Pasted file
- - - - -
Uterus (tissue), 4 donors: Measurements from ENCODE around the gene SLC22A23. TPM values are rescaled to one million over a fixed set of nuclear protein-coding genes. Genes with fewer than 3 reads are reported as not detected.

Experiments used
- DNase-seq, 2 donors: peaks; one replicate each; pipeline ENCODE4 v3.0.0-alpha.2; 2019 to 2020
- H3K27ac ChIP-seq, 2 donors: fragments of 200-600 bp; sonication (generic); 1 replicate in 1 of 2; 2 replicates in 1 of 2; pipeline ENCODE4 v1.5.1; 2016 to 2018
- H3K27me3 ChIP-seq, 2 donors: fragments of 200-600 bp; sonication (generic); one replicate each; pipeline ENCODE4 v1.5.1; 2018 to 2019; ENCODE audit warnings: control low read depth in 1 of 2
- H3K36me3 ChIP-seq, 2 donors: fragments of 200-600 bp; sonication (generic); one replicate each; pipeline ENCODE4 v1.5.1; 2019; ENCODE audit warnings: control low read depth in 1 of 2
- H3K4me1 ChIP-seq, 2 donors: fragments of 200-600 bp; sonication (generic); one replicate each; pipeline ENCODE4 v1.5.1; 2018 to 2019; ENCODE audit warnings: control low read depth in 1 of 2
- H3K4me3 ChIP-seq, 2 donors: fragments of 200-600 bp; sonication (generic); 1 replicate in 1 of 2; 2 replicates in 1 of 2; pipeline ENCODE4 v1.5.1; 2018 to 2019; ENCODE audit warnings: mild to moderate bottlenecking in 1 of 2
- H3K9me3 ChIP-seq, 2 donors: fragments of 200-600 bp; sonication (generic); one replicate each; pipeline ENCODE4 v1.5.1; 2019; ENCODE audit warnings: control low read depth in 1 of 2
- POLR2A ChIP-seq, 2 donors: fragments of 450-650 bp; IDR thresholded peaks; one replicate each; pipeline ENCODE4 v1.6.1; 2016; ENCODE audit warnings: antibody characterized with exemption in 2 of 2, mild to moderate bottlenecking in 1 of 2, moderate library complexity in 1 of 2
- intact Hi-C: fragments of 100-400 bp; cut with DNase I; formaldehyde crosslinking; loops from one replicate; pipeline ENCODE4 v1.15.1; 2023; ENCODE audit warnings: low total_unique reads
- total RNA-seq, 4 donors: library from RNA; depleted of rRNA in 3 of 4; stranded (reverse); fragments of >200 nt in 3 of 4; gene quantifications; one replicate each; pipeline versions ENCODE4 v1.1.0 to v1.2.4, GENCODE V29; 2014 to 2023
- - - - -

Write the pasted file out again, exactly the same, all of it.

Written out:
Uterus (tissue), 4 donors: Measurements from ENCODE around the gene SLC22A23. TPM values are rescaled to one million over a fixed set of nuclear protein-coding genes. Genes with fewer than 3 reads are reported as not detected.

Experiments used
- DNase-seq, 2 donors: peaks; one replicate each; pipeline ENCODE4 v3.0.0-alpha.2; 2019 to 2020
- H3K27ac ChIP-seq, 2 donors: fragments of 200-600 bp; sonication (generic); 1 replicate in 1 of 2; 2 replicates in 1 of 2; pipeline ENCODE4 v1.5.1; 2016 to 2018
- H3K27me3 ChIP-seq, 2 donors: fragments of 200-600 bp; sonication (generic); one replicate each; pipeline ENCODE4 v1.5.1; 2018 to 2019; ENCODE audit warnings: control low read depth in 1 of 2
- H3K36me3 ChIP-seq, 2 donors: fragments of 200-600 bp; sonication (generic); one replicate each; pipeline ENCODE4 v1.5.1; 2019; ENCODE audit warnings: control low read depth in 1 of 2
- H3K4me1 ChIP-seq, 2 donors: fragments of 200-600 bp; sonication (generic); one replicate each; pipeline ENCODE4 v1.5.1; 2018 to 2019; ENCODE audit warnings: control low read depth in 1 of 2
- H3K4me3 ChIP-seq, 2 donors: fragments of 200-600 bp; sonication (generic); 1 replicate in 1 of 2; 2 replicates in 1 of 2; pipeline ENCODE4 v1.5.1; 2018 to 2019; ENCODE audit warnings: mild to moderate bottlenecking in 1 of 2
- H3K9me3 ChIP-seq, 2 donors: fragments of 200-600 bp; sonication (generic); one replicate each; pipeline ENCODE4 v1.5.1; 2019; ENCODE audit warnings: control low read depth in 1 of 2
- POLR2A ChIP-seq, 2 donors: fragments of 450-650 bp; IDR thresholded peaks; one replicate each; pipeline ENCODE4 v1.6.1; 2016; ENCODE audit warnings: antibody characterized with exemption in 2 of 2, mild to moderate bottlenecking in 1 of 2, moderate library complexity in 1 of 2
- intact Hi-C: fragments of 100-400 bp; cut with DNase I; formaldehyde crosslinking; loops from one replicate; pipeline ENCODE4 v1.15.1; 2023; ENCODE audit warnings: low total_unique reads
- total RNA-seq, 4 donors: library from RNA; depleted of rRNA in 3 of 4; stranded (reverse); fragments of >200 nt in 3 of 4; gene quantifications; one replicate each; pipeline versions ENCODE4 v1.1.0 to v1.2.4, GENCODE V29; 2014 to 2023